National Survey of Student Engagement Department of Institutional Research and Planning December 2006
Why a national survey? Refocus conversations about undergraduate quality to what matters most Enhance institutional improvement efforts Foster comparative activity Inform accountability Provide systematic national data on “good educational practices”
NSSE 2006 Scope and Response Rate NSSE 2006 involved 557 schools and over 300,000 first-year and senior students NSSE overall response rate: 34% Selected peers’ response rate: 33% Carnegie peers’ response rate: 31% NJIT’s response rate: 40%
Active and Collaborative Learning For first-year students, NJIT outperforms our selected peers, our Carnegie peers, and the national NSSE school sample in Active and Collaborative Learning. For seniors, NJIT outperforms our selected peers and our Carnegie peers. Students learn more when they are intensely involved in their education and asked to think about what they are learning in different settings. Collaborating with others in solving problems or mastering difficult material prepares students for the messy, unscripted problems they will encounter daily during and after college.
Active and Collaborative Learning Asked questions in class or contributed to class discussions (high performing area) Made a class presentation (high performing area) Worked with other students on projects during class (high performing area) Worked with classmates outside of class to prepare class assignments Tutored or taught other students Participated in a community-based project as part of a regular course Discussed ideas from your readings or classes with others outside of class (students, family members, co-workers, etc.)
Student-Faculty Interaction For first-year students, NJIT outperforms our selected peers and our Carnegie peers in Student-Faculty Interaction. For seniors, NJIT underperforms the national NSSE school sample. Students learn firsthand how experts think about and solve practical problems by interacting with faculty members inside and outside the classroom. As a result, their teachers become role models, mentors, and guides for continuous, life-long learning.
Student-Faculty Interaction Discussed grades or assignments with an instructor Talked about career plans with a faculty member or advisor Discussed ideas from your readings or classes with faculty members outside of class (high performing area) Worked with faculty members on activities other than coursework (committees, orientation, student-life activities, etc.) Received prompt written or oral feedback from faculty on your academic performance (low performing area) Worked with a faculty member on a research project outside of course or program requirements
Supportive Campus Environment For seniors, NJIT underperforms our selected peers, our Carnegie peers, and national NSSE school sample in Supportive Campus Environment. Students perform better and are more satisfied at colleges that are committed to their success and cultivate positive working and social relations among different groups on campus.
Supportive Campus Environment Campus environment provides the support you need to help you succeed academically (low performing area) Campus environment helps you cope with your non- academic responsibilities (work, family, etc.) Campus environment provides the support you need to thrive socially Quality of relationships with other students Quality of relationships with faculty members (low performing area) Quality of relationships with administrative personnel and offices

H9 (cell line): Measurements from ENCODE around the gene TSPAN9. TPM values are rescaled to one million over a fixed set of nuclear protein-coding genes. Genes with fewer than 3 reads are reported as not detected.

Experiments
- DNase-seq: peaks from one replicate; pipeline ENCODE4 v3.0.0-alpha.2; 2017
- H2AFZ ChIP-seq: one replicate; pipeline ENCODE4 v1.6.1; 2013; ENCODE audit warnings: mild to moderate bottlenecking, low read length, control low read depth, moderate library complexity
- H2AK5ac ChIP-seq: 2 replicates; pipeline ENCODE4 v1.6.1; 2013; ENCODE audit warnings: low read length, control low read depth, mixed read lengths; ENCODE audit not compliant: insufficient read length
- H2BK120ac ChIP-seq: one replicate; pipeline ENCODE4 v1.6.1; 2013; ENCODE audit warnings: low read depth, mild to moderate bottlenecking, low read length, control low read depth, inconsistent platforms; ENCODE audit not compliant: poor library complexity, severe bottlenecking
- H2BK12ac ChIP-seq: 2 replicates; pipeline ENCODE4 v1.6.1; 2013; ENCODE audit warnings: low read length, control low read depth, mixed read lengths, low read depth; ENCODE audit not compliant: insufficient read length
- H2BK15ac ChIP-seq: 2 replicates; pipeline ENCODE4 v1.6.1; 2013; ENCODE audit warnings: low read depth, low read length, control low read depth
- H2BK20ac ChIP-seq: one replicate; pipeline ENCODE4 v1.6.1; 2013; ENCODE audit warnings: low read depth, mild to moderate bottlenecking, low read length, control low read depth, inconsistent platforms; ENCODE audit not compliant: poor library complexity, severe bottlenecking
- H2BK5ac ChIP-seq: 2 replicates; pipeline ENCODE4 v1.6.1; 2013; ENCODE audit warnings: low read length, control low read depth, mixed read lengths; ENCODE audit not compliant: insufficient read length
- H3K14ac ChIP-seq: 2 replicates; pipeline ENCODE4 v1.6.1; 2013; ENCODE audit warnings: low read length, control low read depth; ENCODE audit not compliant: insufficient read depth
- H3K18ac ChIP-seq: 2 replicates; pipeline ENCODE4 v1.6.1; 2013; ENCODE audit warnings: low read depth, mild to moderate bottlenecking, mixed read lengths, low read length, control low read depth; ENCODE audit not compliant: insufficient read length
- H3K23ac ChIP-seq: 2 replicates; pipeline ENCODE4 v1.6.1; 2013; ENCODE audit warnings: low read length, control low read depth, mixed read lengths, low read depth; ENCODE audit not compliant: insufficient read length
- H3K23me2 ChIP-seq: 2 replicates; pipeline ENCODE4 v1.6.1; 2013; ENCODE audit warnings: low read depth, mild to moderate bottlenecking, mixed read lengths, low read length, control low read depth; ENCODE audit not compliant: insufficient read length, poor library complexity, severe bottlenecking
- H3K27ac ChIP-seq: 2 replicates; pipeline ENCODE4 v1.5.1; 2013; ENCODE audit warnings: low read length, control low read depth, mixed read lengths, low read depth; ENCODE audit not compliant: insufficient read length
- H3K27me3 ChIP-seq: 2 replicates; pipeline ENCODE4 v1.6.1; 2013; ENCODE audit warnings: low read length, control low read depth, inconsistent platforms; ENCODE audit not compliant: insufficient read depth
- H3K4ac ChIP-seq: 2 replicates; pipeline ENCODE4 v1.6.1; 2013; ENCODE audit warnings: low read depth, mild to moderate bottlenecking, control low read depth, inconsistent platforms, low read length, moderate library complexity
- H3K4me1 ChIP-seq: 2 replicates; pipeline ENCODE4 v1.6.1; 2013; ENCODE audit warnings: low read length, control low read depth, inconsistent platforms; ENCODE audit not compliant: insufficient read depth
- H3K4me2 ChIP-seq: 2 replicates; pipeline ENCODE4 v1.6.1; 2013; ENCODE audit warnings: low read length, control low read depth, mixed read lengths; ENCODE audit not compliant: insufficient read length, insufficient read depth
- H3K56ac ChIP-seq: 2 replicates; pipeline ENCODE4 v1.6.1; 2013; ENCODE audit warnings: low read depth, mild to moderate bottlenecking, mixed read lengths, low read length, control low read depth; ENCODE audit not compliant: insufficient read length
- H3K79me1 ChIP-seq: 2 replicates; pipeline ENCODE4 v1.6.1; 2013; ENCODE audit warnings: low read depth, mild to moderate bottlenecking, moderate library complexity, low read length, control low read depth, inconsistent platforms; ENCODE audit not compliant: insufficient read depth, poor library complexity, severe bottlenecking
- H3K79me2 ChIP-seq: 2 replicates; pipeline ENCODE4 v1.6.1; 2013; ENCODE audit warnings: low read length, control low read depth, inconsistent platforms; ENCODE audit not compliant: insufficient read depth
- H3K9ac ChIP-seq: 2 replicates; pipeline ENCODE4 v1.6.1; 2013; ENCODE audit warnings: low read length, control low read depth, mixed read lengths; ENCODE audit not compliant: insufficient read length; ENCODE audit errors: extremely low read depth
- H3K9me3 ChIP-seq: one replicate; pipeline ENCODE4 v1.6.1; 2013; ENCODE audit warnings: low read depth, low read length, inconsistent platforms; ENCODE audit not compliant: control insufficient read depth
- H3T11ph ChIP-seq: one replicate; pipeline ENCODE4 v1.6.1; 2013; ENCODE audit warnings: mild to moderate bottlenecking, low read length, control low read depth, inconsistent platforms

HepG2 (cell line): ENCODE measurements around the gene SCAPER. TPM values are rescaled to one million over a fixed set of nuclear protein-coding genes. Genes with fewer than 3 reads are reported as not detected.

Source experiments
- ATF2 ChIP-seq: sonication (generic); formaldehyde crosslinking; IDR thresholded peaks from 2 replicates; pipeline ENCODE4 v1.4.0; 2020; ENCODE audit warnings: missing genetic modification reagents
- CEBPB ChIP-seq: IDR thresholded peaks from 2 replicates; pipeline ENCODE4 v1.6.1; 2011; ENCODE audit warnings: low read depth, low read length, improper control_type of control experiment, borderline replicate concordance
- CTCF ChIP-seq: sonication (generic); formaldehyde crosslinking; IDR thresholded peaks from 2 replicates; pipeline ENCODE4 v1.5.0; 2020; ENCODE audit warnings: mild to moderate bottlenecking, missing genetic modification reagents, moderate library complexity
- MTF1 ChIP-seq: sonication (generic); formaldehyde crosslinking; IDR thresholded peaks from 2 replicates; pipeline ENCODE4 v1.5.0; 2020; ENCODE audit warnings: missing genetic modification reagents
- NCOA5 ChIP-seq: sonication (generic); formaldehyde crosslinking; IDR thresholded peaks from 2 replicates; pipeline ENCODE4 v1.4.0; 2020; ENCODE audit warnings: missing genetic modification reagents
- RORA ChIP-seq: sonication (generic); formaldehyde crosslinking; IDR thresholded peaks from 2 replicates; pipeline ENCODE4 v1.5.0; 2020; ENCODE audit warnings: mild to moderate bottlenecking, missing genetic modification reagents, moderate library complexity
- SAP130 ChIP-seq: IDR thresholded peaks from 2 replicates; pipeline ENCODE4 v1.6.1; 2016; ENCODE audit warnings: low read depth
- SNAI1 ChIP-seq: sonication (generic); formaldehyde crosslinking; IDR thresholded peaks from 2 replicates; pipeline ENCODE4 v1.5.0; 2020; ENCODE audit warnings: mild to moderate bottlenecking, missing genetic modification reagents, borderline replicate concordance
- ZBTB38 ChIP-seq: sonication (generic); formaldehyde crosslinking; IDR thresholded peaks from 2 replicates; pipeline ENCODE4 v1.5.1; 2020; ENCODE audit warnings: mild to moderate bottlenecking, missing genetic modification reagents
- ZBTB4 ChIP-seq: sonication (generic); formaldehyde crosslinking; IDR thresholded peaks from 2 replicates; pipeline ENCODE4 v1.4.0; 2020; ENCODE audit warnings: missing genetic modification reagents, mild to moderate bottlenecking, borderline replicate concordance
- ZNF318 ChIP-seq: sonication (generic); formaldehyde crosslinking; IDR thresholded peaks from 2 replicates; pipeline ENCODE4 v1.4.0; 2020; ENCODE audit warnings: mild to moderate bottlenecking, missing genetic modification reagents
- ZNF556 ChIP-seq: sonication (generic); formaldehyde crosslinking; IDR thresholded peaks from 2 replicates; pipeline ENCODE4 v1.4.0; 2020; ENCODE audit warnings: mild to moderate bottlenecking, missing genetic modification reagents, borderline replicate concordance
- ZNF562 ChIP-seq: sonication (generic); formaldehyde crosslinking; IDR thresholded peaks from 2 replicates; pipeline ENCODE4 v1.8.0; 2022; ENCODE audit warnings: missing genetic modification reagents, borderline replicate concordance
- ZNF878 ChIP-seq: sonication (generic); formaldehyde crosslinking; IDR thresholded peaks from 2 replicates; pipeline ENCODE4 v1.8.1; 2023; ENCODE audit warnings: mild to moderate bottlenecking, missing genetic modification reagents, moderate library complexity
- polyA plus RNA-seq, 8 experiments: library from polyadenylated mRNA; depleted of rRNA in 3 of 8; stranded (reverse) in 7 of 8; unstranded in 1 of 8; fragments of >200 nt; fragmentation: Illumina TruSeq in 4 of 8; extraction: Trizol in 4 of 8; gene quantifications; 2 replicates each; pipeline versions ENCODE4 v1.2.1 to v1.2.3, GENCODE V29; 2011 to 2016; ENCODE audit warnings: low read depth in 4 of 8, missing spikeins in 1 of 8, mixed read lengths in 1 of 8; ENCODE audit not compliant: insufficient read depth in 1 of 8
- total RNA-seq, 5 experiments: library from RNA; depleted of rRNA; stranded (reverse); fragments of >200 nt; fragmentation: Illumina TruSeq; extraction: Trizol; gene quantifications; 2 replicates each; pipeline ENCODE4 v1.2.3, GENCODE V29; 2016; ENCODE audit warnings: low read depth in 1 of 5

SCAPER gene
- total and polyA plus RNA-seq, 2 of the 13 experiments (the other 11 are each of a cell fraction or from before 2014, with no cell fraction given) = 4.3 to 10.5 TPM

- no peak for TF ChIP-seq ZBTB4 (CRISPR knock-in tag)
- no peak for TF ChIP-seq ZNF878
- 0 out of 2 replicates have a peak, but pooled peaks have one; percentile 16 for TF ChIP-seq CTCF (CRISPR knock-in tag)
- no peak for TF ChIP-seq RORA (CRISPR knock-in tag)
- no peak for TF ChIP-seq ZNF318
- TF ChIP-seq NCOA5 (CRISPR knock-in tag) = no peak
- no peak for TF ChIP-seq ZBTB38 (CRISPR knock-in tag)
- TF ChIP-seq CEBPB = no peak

Convergence between NSSE 2006 & Student Satisfaction Spring 2006 Overall experience: –For both Student Satisfaction and NSSE, 74% of students rated their experience as “good” or “excellent” Starting over –For both Student Satisfaction and NSSE, 69% of students said they would probably or definitely choose NJIT again For these two questions, we underperform our selected peers, our Carnegie peers, and the national NSSE school sample (approx. 85% for both questions)
Appendix List of selected peers Brigham Young University Clarkson University Clemson University Colorado School of Mines Indiana University-Purdue University-Indianapolis Michigan Technological University Old Dominion University Polytechnic University South Dakota State University The University of Texas at Dallas The University of Texas at El Paso University of Missouri-Rolla Utah State University
Appendix List of Carnegie peers Baylor University Central Michigan University Clark University Clarkson University Cleveland State University DePaul University East Carolina University East Tennessee State University George Mason University Hofstra University Idaho State University Indiana University-Purdue University-Indianapolis Michigan Technological University Middle Tennessee State University New Mexico Institute of Mining and Technology Pace University Pepperdine University Polytechnic University Seton Hall University South Dakota State University St. John's University-New York Tennessee State University The New School The University of Montana The University of Texas at Dallas The University of Texas at El Paso University of Arkansas at Little Rock University of Colorado at Denver & Health Sciences Center University of Hartford University of Missouri- Kansas City University of Missouri-Rolla University of Nevada-Las Vegas University of Puerto Rico-Rio Piedras Campus University of San Francisco University of South Alabama University of South Dakota Widener University Worcester Polytechnic Institute Wright State University